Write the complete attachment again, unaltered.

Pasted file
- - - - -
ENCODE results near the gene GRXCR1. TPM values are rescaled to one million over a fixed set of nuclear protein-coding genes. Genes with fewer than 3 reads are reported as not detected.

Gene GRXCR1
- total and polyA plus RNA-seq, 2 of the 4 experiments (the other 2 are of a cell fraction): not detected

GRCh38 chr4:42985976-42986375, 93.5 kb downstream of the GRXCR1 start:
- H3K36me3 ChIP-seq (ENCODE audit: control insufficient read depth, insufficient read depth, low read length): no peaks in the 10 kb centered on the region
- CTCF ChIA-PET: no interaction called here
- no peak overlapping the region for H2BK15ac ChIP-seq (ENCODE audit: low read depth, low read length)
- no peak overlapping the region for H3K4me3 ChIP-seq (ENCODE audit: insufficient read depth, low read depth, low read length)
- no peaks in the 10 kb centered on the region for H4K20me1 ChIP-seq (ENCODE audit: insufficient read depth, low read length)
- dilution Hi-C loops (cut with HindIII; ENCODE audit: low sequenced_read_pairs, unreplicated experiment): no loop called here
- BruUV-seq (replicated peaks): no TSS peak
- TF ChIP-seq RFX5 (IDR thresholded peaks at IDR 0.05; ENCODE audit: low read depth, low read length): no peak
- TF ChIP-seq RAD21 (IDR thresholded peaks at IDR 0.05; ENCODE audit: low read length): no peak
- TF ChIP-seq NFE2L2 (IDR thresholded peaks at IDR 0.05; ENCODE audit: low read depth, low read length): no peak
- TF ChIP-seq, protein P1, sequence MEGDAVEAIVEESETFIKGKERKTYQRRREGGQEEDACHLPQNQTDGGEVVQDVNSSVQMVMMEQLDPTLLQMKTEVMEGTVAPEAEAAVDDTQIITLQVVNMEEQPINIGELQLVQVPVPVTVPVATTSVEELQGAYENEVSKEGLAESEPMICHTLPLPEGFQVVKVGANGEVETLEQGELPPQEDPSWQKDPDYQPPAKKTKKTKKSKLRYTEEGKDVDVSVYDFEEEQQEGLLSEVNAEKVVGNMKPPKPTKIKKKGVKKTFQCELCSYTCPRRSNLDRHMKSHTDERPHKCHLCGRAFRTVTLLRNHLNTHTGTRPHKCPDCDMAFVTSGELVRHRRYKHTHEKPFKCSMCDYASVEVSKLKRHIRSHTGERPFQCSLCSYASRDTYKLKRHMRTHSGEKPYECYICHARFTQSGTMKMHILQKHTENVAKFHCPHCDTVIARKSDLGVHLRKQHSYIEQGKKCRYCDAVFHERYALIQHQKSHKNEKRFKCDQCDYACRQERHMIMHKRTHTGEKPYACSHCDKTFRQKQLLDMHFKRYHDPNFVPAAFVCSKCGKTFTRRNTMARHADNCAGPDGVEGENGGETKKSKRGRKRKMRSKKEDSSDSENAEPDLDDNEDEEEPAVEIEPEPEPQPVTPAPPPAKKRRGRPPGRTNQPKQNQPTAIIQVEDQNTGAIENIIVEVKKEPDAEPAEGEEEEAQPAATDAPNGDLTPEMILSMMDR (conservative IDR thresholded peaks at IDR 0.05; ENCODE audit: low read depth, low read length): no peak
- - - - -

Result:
ENCODE results near the gene GRXCR1. TPM values are rescaled to one million over a fixed set of nuclear protein-coding genes. Genes with fewer than 3 reads are reported as not detected.

Gene GRXCR1
- total and polyA plus RNA-seq, 2 of the 4 experiments (the other 2 are of a cell fraction): not detected

GRCh38 chr4:42985976-42986375, 93.5 kb downstream of the GRXCR1 start:
- H3K36me3 ChIP-seq (ENCODE audit: control insufficient read depth, insufficient read depth, low read length): no peaks in the 10 kb centered on the region
- CTCF ChIA-PET: no interaction called here
- no peak overlapping the region for H2BK15ac ChIP-seq (ENCODE audit: low read depth, low read length)
- no peak overlapping the region for H3K4me3 ChIP-seq (ENCODE audit: insufficient read depth, low read depth, low read length)
- no peaks in the 10 kb centered on the region for H4K20me1 ChIP-seq (ENCODE audit: insufficient read depth, low read length)
- dilution Hi-C loops (cut with HindIII; ENCODE audit: low sequenced_read_pairs, unreplicated experiment): no loop called here
- BruUV-seq (replicated peaks): no TSS peak
- TF ChIP-seq RFX5 (IDR thresholded peaks at IDR 0.05; ENCODE audit: low read depth, low read length): no peak
- TF ChIP-seq RAD21 (IDR thresholded peaks at IDR 0.05; ENCODE audit: low read length): no peak
- TF ChIP-seq NFE2L2 (IDR thresholded peaks at IDR 0.05; ENCODE audit: low read depth, low read length): no peak
- TF ChIP-seq, protein P1, sequence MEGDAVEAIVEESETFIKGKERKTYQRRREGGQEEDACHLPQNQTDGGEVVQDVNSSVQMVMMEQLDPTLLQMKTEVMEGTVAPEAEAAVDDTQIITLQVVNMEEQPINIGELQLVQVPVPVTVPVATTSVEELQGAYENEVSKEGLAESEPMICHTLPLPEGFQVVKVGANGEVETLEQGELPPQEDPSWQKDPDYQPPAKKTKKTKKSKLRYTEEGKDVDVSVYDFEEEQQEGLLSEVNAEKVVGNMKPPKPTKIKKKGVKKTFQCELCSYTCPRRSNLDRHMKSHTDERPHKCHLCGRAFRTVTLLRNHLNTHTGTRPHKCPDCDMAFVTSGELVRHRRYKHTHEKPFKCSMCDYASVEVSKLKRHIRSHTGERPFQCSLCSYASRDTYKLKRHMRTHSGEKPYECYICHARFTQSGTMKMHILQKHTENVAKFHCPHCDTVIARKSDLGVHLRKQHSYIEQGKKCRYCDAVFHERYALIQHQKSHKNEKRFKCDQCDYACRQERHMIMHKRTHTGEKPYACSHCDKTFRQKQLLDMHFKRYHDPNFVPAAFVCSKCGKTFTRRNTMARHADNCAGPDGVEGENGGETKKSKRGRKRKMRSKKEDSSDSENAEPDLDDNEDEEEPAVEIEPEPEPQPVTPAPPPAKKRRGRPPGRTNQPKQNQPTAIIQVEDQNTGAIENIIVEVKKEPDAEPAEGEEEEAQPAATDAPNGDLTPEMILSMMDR (conservative IDR thresholded peaks at IDR 0.05; ENCODE audit: low read depth, low read length): no peak